Modi condemns rise in mob violence against beef-eaters in India

Source: The Guardian

Prime minister speaks out after protests in several cities against attacks, most of which have targeted Muslims

Cows are considered sacred by many members of India’s Hindu majority.
 Cows are considered sacred by many members of India’s Hindu majority. Photograph: Chandan Khanna/AFP/Getty Images

India’s prime minister, Narendra Modi, has condemned a rise in deadly mob attacks on cattle traders, beef-eaters and dairy farmers, saying killing people in the name of protecting cows is unacceptable.

Most of the attacks waged by so-called cow vigilantes from fringe Hindu groups have targeted Muslims. Cows are considered sacred by many members of India’s Hindu majority, and slaughtering cows or eating beef is illegal or restricted across much of the country.

Modi’s comments in the city of Ahmedabad, in his home state of Gujarat, followed protests in several cities on Wednesday night against recent violence targeting Muslims. Thousands of people carrying placards reading “Not in my name” sang songs and lit candles in New Delhi. Hundreds including Bollywood actors rallied in the pouring rain in Mumbai.

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3 replies

  1. Cow slaughter is not the murder of an animal only but the murder of the faith of crores who consider it holy and worship it . Reactions against cow slaughter by some people may be wrong and against the rule of the land ( of non- Muslim countries , not of Pakistan ) , but at the same time we should not ignore the love factor behind the uncontrolled mob ; and we have been witnessing such crowd in Pakistan and even in India against Rushdie and Taslima Nasrin . For me , one must respect other’s faith and must not hurt anybody’s sentiments . The raising uncontrolled Hindu mob is raising many questions , too . Have Hindus searched their blasphemy rule ? Are they following moulvies who don’t hesitate to burn children and women in the name of blasphemy ? If murder in the name of the sacred animal is wrong , should we go with the fatwa of murder against Taslima Nasrin ? Should we distinguish between the faith of Mr. X and Mr. Y ? Fortunately we don’t have leaders like Mr. Imran khan who says that a blasphemer deserves death penalty . For me , both actions I.e; hurting others sentiments and mob lynching , are unethical. We should salute Mr . Modi who himself is a cow- worshipper , yet is condemning the mob lynching and taking required action . We should salute Hindu intellectuals , Hindu press and media and Hindu mass who are openly showing their resentments against mob lynching . Perhaps this is the difference from Muslim leadership ( both political as well as religious ) , Muslim intellectuals , Muslim press and media and Muslim mass . I am confused who is following the Quranic concept of justice !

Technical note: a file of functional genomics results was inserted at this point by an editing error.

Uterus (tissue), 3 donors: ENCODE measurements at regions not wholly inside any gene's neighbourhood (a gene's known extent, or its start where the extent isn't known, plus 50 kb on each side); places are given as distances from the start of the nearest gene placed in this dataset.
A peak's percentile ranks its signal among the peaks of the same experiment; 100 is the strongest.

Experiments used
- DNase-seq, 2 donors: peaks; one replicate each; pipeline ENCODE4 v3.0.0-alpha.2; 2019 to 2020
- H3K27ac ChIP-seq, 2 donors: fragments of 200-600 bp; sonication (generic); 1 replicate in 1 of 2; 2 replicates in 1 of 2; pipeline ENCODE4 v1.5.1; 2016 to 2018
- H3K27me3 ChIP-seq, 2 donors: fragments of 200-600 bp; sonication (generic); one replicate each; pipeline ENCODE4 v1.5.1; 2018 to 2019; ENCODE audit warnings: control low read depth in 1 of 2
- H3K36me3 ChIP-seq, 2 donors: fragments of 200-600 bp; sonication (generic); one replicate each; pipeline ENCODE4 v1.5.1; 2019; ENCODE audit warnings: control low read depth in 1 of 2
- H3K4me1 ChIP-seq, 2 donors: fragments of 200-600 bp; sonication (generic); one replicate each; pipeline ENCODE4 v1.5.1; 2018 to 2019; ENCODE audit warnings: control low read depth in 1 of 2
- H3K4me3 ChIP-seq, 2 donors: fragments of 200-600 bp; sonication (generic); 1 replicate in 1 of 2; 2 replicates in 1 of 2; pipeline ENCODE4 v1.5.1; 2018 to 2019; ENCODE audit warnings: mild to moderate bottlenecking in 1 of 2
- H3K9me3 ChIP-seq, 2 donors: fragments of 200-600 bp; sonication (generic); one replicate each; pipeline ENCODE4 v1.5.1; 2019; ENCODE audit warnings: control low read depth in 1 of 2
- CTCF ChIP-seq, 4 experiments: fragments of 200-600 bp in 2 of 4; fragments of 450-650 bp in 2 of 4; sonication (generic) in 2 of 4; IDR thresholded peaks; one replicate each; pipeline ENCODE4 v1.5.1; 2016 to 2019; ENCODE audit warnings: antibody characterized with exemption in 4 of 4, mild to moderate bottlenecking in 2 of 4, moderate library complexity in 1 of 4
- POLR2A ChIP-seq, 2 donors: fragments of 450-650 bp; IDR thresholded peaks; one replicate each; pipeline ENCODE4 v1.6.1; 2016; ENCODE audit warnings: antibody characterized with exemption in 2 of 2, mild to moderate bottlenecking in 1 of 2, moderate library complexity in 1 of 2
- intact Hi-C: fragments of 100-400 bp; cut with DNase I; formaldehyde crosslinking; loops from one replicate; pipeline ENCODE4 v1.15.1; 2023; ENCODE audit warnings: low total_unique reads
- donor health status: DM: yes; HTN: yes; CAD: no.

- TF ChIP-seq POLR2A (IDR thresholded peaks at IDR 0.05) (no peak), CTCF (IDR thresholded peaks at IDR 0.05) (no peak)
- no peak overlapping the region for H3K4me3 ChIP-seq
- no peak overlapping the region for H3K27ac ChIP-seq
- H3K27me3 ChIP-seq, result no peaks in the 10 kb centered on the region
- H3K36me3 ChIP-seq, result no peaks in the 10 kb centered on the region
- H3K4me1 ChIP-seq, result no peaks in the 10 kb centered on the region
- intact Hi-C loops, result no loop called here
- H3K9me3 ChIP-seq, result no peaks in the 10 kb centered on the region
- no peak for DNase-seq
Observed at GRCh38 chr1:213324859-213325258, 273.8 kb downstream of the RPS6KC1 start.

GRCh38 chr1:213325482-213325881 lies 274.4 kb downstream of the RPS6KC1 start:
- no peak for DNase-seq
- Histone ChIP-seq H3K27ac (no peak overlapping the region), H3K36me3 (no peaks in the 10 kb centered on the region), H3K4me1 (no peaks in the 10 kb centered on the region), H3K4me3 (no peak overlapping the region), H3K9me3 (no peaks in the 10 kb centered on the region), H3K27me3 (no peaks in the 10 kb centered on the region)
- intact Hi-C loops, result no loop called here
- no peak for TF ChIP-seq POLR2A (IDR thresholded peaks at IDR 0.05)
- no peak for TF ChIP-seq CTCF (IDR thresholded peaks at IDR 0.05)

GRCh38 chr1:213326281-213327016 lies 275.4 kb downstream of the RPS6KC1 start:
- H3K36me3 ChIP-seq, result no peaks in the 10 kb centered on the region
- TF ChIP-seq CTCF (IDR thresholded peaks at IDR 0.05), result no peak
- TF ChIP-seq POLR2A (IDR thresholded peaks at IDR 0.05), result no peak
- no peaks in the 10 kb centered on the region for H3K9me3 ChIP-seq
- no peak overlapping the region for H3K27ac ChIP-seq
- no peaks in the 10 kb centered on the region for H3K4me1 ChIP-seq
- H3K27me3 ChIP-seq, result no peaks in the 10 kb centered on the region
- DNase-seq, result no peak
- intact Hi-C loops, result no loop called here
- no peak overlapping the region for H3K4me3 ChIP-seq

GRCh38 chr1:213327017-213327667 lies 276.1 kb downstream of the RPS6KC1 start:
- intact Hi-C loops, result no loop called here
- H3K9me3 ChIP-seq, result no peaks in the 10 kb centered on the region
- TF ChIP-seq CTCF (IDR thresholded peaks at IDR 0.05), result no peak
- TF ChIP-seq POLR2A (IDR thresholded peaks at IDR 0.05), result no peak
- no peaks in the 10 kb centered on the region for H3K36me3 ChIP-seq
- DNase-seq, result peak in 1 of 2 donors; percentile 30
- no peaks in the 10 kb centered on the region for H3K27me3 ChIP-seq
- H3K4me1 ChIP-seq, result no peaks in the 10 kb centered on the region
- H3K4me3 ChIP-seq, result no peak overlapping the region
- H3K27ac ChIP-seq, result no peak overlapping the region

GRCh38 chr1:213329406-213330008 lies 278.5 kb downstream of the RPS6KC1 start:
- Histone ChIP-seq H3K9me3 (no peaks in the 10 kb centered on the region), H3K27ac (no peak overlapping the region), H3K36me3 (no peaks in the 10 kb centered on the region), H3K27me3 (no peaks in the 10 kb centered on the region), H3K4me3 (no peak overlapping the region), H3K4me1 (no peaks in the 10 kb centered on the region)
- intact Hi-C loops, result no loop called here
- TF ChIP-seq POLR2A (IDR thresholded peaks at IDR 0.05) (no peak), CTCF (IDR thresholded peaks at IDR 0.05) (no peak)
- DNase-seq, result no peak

2. Well, are cows only holy in India? What about if Indian Hindus start to demand that cows should not be slaughtered anywhere in the world? (just wondering…)

    • Whether one demands or not , we should respect others sentiments ; if there is a Hindu on our dining table , would beef be appreciable ? In India , almost 80% are Hindus and here they have every right to protect their god and this demand is not going to affect Islam as eating beef is not an integral part of iman , Hindu majority is very broad minded . Mr. Modi is himself a cow worshipper yet he is condemning mob lynching in the name of cow . we don’t have any fatwa issued by Hindu religious leaders for beheading those who are killing their god . Government , Hindu intellectuals , Hindu press and media and a huge majority of Hindus are showing their resentment . No one is appreciating mob lynching . Does it not compell us to behave positively and consider their sentiments . At the time of hudbia , Huzoor SAW cuts the word prophet ; why ? He SAW stopped sahabas to mention Abu jehal when akrama became Muslim , why ? Do we not get the message that we should consider others sentiments ? Consideration of others sentiments leads towards friendship and peace which Muslims badly need .

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